Vox Populi

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Credit Suisse Global Economic Report: Shrinking middle class a worldwide trend contributing to social instability

The annual Credit Suisse Global Economic Report, which is the most comprehensive and up-to-date source of information on global household wealth, has been released. Unlike other studies, this report measures and analyzes trends in wealth across nations from the very base of the “wealth pyramid” to ultra-high net worth individuals. The methodology is robust, established over many years of analysis, and completely transparent with regard to the underlying sources and their quality. This year for the first time, the report focuses primarily on wealth inequality and the trend toward increasing amounts of wealth being held by fewer households. This world-wide trend is resulting in a shrinking middle class in almost every nation and is contributing to social instability in both developing and Western societies.

Here are a few of the findings:

  • Total global wealth has grown to a new record, last year rising by 8.3%, to reach usD 263 trillion – more than twice the usD 117 trillion recorded for the year 2000.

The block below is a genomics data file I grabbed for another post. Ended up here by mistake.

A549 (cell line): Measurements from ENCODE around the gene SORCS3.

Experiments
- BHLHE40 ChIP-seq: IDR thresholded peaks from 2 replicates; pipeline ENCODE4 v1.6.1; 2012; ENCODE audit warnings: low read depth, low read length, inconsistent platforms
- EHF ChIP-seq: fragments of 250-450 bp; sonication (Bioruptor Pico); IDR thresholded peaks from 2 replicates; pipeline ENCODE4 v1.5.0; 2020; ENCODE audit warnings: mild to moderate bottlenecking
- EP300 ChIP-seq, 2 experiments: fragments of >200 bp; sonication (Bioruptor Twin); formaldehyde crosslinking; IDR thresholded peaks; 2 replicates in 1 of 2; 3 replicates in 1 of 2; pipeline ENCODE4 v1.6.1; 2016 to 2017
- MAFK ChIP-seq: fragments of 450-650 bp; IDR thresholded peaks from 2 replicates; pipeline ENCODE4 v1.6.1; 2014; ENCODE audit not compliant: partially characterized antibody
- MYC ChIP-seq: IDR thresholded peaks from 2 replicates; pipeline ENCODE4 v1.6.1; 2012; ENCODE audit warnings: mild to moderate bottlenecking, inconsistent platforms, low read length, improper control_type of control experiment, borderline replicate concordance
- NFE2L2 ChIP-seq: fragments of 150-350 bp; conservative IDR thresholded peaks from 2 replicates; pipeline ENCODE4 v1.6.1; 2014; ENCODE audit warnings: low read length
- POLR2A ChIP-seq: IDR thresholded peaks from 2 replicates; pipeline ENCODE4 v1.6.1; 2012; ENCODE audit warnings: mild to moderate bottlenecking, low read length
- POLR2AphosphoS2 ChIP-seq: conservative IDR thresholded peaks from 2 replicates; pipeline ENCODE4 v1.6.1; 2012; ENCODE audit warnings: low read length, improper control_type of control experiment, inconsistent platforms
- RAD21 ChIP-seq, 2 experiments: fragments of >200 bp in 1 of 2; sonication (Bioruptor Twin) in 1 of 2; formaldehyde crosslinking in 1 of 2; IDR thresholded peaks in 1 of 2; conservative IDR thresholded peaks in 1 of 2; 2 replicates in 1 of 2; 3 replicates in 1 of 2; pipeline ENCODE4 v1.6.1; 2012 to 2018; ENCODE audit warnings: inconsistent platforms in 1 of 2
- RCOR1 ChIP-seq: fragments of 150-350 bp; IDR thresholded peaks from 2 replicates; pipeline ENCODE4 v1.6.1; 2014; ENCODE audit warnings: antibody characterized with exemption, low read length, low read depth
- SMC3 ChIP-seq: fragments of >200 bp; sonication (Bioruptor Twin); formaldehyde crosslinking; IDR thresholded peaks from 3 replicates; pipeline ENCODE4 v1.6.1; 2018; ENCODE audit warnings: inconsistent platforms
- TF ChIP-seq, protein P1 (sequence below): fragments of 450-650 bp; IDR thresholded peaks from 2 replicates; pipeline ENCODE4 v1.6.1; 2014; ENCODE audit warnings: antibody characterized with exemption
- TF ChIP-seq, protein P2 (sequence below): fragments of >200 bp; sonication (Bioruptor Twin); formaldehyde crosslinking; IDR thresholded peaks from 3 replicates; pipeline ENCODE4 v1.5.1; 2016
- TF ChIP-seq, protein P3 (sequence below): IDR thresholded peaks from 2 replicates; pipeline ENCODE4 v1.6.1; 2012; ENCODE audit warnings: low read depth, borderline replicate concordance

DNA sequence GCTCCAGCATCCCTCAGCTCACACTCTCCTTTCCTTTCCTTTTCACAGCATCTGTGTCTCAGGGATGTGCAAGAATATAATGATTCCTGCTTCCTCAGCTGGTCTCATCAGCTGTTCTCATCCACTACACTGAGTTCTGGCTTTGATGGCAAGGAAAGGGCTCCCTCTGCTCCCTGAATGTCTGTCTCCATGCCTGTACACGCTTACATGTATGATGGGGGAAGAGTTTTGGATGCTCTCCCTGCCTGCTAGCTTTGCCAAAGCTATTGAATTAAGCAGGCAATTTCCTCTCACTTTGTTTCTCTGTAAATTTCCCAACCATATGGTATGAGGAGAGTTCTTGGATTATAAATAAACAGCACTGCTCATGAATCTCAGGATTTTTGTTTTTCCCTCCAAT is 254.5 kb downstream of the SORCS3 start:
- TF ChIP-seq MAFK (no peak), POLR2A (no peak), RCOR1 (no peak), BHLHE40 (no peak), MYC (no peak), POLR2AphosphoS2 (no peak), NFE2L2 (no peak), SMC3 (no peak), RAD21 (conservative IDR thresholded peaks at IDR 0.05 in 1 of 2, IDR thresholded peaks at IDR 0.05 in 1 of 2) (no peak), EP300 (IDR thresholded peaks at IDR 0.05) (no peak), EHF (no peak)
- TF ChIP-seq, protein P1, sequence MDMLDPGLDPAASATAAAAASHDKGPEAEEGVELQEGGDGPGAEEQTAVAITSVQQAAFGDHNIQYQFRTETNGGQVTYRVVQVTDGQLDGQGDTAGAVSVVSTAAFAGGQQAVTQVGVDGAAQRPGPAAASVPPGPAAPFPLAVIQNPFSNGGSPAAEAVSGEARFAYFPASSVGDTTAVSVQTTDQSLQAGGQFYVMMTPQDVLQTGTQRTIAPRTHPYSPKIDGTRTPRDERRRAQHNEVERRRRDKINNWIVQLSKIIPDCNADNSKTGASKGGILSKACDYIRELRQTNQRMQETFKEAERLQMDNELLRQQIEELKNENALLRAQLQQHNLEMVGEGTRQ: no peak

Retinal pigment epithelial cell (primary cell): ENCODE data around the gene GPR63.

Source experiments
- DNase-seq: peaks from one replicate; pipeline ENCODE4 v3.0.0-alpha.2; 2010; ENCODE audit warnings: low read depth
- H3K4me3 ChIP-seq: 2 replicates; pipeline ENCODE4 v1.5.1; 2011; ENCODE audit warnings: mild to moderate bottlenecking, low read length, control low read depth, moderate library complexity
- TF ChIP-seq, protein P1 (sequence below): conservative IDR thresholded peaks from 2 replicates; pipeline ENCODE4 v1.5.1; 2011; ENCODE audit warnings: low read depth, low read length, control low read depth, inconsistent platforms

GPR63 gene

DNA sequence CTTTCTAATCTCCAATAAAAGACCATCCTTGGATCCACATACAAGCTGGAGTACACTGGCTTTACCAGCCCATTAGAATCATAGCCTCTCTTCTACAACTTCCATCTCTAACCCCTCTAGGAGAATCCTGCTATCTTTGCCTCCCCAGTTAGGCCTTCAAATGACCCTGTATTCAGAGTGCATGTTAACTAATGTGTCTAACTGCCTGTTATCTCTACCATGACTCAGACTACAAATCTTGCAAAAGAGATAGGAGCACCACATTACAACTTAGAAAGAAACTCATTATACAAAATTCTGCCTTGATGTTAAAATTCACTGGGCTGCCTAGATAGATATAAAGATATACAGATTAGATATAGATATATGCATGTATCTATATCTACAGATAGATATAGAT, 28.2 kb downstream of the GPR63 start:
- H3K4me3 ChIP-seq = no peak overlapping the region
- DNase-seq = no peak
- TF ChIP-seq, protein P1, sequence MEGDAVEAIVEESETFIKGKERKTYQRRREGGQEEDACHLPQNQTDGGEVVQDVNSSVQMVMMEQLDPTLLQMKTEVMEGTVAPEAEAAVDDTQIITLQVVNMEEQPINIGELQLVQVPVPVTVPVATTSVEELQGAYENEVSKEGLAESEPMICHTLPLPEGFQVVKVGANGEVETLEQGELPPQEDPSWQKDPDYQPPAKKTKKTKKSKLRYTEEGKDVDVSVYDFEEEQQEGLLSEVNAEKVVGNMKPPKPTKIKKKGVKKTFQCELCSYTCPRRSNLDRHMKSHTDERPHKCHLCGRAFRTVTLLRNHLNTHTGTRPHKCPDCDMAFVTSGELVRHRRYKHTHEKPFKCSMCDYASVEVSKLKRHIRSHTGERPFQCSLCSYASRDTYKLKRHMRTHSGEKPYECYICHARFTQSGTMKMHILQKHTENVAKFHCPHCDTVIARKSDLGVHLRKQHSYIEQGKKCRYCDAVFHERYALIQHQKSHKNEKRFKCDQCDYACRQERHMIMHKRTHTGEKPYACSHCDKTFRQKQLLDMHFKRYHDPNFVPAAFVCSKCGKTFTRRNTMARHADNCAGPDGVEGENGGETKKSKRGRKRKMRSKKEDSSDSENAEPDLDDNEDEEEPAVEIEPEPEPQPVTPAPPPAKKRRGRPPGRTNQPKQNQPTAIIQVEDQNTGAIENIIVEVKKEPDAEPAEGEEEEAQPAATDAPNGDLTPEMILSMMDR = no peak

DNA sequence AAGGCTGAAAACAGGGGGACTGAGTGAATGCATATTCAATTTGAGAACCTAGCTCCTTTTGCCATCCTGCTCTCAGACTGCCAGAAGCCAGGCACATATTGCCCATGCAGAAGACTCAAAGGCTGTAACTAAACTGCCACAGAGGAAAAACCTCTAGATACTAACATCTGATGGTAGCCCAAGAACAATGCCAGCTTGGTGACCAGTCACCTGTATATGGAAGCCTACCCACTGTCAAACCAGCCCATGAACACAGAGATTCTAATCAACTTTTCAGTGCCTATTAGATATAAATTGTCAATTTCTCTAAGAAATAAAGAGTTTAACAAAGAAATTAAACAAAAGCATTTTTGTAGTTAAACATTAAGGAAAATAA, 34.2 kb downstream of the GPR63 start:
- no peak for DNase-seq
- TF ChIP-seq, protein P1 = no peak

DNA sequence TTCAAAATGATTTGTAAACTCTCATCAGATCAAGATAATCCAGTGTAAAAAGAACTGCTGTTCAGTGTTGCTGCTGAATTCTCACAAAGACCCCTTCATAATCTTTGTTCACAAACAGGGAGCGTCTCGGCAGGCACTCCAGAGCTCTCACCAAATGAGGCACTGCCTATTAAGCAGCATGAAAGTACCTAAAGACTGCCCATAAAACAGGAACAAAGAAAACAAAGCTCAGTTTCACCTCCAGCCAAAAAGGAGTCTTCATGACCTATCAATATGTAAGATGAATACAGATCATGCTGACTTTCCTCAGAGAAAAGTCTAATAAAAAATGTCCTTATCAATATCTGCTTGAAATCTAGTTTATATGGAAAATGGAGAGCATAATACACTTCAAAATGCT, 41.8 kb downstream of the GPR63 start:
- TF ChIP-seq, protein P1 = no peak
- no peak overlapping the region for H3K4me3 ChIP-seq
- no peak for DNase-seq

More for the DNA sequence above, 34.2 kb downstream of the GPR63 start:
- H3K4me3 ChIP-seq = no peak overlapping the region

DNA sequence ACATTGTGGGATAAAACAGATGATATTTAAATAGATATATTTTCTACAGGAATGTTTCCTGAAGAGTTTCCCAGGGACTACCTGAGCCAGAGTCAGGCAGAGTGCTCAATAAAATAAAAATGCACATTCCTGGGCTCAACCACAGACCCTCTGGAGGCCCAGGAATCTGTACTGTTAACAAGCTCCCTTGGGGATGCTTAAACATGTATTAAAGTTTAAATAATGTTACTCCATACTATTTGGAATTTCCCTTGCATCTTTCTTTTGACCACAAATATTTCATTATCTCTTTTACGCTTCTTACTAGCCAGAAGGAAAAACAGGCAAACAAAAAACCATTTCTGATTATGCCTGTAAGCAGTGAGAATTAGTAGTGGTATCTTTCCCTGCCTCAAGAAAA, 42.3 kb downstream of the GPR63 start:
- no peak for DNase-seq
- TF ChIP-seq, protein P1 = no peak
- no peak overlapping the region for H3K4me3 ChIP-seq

• With an 11.4% year-on-year increase, wealth creation was particularly strong in North America, where it now stands at usD 91 trillion, or 34.7% of total wealth
  • Europe made the second largest contribution, with wealth increasing 10.6% to usD 85.2 trillion.
  • In both North America and Europe, capital markets were a key source of wealth growth: equity market capitalization grew by 22.6% in the United States,
  • China accounts for the largest portion of newly created wealth among emerging markets with India making the second largest contribution. Emerging economies are expected to gain an increasing share of the world’s wealth.
  • Wealth inequality and the changing distribution of wealth are now serious problems with the top one percent of households accounting for half of all assets in the world.
  • Worldwide wealth inequality is at a level “possibly not seen for almost a century.”
  • The data reveal a declining middle class worldwide.
  • The poorest half of the world’s population owns just one percent of its assets.
  • The number of “ultra-wealthy” people continues to climb, particularly in the United States.
  • More global wealth is coming from investments—which the majority of people do not have. The concentration of wealth in fewer and fewer hands is a disturbing trend which is contributing to social unrest in both developing and Western countries.

This summary was compiled by Michael Simms.

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A worker produces toys at a factory in northern China. [Photo: Time Magazine]

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